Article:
CHAIRPERSON: Romuald Padilla ASST.CHAIRPERSON: Vida Bocar, Joyce Vidad EDP: Alnaiza Hassiman, Dorothy Gayon
SUBJECT HEADS: Christopher Rey Marasigan (Persons and Family Relations), Alejandro Casabar(Property), Ma. Rhodora
Ferrer(Wills and Succession), Ian Dominic Pua(Obligations and Contracts), Sha Elijah Dumama(Sales and Lease), John
Stephen
Quiambao(PAT), Christopher Cabigao(Credit Transactions), Ligaya Alipao(Torts and Damages), Anthony Purganan(LTD),
Ma. Ricasion Tugadi (Conflicts of Law)

San Beda College of Law


71

MEMORY AID
or
with
concurring
CH.
LPA
IC

LPA
SS

LPA
SS
IC

1/8

IC

SS
IC

1/3
1/3

SS

IC succeed in
the

in
equal shares.

Divide equally
among the IC.

1/3
if
marriage is in
articulo
mortis
and
deceased
spouse
dies
within 3 mos.
after
the
marriage.

IP

IP
Any child

-excludedIt depends

Children
inherit in the
amounts
established in
the foregoing
rules.

IP
SS

Only
the
parents are of
IC
are
included.
Grandparents
and
other
ascendants
are excluded.

STEPS IN DETERMINING THE LEGITIME OF


COMPULSORY HEIRS:
CIVIL LAW COMMITTEE

IN

CIVIL LAW

1. Determination of the gross value of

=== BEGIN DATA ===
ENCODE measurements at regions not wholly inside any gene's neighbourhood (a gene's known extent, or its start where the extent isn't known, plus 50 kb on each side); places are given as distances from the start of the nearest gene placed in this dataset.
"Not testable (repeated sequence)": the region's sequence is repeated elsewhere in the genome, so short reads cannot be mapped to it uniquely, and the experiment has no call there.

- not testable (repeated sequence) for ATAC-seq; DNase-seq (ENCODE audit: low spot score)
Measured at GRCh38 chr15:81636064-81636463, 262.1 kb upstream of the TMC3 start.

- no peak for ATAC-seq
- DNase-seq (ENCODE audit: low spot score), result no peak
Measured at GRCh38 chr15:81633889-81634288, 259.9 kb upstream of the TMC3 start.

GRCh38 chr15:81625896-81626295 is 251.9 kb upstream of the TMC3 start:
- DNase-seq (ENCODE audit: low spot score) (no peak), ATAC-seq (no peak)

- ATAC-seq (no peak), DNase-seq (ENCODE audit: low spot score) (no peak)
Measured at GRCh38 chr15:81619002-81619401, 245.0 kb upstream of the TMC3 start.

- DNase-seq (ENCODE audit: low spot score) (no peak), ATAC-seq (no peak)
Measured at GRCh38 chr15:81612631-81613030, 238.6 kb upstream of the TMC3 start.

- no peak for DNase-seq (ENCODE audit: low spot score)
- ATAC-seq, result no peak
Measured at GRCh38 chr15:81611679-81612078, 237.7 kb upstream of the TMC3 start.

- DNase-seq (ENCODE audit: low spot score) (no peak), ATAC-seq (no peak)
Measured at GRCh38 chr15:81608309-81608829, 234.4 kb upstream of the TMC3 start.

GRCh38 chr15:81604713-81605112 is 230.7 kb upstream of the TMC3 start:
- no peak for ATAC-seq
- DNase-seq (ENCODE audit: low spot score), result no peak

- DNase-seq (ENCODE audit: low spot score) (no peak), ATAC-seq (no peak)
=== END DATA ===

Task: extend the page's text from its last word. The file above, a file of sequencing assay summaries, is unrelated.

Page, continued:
the estate at the time of the death of
the testator;
2. Determination of all debts and
charges which are chargeable against
the estate;
3. Determination of the net value of the
estate by deducting all the debts and
charges from the gross value of the
estate;
4. Collation or addition of the value of
all donations inter vivos to the net
value of the estate;
5. Determination of the amount of the
legitime from the total thus found;
6. Imputation of the value of all
donations inter vivos made to
compulsory heirs against their legitime
and of the value of all donations inter
vivos made to strangers against the
disposable free portion and restoration
to the hereditary estate if the
donation is inofficious; and
7. Distribution of the residue of the
estate in accordance with the will of